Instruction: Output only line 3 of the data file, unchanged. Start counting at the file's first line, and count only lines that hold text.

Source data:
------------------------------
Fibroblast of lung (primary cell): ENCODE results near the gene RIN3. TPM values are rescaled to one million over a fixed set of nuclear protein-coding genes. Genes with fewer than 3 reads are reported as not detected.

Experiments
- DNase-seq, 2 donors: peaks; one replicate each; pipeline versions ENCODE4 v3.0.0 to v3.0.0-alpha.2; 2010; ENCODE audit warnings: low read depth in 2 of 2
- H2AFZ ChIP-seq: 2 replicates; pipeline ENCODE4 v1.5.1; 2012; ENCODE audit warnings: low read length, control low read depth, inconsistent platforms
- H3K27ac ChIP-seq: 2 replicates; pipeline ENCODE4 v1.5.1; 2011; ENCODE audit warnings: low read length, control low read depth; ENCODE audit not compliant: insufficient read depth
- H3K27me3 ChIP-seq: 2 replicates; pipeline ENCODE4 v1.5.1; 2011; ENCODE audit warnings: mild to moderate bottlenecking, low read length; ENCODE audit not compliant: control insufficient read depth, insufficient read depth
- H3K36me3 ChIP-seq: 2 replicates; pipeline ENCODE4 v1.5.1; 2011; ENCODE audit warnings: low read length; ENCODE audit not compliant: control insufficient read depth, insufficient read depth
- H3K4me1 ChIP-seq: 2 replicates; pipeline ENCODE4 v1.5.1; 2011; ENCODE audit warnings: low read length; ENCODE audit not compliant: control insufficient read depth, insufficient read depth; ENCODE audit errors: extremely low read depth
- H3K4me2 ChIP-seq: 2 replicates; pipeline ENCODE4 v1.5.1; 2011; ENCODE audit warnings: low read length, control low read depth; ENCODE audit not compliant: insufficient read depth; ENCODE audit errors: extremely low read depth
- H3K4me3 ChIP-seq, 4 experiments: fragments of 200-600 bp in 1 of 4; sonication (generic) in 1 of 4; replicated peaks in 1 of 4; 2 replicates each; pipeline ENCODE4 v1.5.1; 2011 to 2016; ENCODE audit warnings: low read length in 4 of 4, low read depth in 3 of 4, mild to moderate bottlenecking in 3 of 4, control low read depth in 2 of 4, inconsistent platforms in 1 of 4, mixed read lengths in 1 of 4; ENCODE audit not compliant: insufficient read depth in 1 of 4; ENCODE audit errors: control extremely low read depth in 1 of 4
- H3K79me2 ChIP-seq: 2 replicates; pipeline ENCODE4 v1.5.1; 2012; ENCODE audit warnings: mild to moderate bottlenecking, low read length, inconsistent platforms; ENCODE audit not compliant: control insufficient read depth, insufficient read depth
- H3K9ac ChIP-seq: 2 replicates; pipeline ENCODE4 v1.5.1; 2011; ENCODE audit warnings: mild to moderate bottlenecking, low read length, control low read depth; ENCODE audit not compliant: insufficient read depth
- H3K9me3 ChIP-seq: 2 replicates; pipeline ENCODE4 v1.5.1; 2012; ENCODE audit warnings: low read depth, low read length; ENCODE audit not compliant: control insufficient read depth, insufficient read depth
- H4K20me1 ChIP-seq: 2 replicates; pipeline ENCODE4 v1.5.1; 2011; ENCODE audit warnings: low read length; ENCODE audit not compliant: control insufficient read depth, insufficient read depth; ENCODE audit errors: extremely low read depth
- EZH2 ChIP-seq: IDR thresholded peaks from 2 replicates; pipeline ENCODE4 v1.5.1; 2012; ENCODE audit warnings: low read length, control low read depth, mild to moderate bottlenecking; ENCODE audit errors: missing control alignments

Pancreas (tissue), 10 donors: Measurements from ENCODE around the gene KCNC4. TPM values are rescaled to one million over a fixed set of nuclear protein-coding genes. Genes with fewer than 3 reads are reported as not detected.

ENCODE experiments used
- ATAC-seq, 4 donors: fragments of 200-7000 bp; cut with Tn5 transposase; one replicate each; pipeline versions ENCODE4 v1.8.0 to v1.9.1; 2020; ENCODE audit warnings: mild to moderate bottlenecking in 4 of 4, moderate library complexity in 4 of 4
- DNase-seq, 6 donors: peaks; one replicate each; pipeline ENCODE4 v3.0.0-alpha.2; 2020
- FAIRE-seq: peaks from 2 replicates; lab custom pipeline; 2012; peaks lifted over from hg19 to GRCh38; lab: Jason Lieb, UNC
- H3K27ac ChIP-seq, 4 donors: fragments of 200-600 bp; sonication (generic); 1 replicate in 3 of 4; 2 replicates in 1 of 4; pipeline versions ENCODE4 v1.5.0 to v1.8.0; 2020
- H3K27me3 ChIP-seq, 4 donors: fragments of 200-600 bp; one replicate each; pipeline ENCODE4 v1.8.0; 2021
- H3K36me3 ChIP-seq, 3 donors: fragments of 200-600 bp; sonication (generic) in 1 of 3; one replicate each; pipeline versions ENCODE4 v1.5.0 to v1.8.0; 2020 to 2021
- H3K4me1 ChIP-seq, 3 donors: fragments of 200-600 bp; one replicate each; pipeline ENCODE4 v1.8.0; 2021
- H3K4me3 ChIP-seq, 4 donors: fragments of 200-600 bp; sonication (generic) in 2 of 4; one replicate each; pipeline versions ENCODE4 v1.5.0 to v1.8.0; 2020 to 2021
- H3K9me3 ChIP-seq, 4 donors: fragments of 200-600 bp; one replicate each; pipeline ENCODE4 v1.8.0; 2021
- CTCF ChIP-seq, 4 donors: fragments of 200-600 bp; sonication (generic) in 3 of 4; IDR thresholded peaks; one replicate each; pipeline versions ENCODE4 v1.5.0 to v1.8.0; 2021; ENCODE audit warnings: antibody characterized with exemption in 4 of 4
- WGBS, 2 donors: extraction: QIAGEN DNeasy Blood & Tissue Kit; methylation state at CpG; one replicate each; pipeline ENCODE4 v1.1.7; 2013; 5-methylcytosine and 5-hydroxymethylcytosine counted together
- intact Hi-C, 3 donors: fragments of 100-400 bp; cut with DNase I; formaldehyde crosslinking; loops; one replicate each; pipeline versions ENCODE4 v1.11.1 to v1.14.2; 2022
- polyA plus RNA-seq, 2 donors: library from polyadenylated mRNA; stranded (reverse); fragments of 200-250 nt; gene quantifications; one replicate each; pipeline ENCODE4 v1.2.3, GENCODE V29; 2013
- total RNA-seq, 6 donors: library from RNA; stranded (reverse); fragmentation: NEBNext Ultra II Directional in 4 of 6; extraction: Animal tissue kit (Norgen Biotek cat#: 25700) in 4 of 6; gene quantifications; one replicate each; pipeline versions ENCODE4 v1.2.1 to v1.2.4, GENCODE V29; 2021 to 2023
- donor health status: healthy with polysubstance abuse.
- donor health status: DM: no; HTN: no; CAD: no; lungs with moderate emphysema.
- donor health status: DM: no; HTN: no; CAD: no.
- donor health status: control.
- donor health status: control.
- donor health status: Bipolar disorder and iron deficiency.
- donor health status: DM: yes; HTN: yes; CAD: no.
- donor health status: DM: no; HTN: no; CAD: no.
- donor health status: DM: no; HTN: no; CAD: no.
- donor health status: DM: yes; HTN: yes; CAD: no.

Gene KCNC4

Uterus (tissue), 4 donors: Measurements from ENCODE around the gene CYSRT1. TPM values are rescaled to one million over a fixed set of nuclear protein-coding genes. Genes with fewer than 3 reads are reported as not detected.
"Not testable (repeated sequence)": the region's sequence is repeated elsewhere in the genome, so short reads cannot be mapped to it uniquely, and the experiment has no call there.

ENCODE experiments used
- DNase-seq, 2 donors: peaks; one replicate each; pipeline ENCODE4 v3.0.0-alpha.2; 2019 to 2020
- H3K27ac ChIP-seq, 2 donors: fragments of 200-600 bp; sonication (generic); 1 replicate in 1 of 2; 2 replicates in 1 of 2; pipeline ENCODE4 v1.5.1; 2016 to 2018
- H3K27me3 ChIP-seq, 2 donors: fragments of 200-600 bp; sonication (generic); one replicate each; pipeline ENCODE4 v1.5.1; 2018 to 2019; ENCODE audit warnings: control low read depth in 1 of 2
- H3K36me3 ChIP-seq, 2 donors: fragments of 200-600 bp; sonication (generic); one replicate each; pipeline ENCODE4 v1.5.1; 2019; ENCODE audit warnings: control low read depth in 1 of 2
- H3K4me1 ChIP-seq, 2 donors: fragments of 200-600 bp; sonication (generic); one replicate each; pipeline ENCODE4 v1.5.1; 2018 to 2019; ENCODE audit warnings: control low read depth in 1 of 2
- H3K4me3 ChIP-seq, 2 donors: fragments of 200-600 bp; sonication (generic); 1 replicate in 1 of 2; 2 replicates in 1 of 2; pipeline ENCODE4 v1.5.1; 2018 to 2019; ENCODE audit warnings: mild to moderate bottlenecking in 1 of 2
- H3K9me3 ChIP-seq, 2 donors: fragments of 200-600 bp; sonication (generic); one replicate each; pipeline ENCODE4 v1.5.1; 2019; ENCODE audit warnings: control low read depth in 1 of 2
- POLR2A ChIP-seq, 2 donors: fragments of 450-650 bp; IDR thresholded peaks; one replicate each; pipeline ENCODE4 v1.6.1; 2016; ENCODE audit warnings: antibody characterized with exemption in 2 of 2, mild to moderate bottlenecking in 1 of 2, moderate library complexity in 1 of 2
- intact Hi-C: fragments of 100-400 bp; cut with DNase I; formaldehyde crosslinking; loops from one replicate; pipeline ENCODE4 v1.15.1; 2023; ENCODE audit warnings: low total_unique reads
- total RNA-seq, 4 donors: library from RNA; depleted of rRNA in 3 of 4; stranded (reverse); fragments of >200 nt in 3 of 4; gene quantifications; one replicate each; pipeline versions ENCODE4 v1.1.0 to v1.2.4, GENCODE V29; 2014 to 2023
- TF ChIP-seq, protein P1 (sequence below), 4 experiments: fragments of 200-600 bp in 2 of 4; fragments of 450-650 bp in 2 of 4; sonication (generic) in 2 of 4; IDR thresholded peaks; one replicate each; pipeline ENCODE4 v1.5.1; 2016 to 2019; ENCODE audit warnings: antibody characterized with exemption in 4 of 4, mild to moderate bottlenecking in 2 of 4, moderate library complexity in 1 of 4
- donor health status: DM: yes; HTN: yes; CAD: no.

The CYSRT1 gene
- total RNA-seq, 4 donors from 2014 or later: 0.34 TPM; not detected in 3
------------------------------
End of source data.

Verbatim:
- DNase-seq, 2 donors: peaks; one replicate each; pipeline versions ENCODE4 v3.0.0 to v3.0.0-alpha.2; 2010; ENCODE audit warnings: low read depth in 2 of 2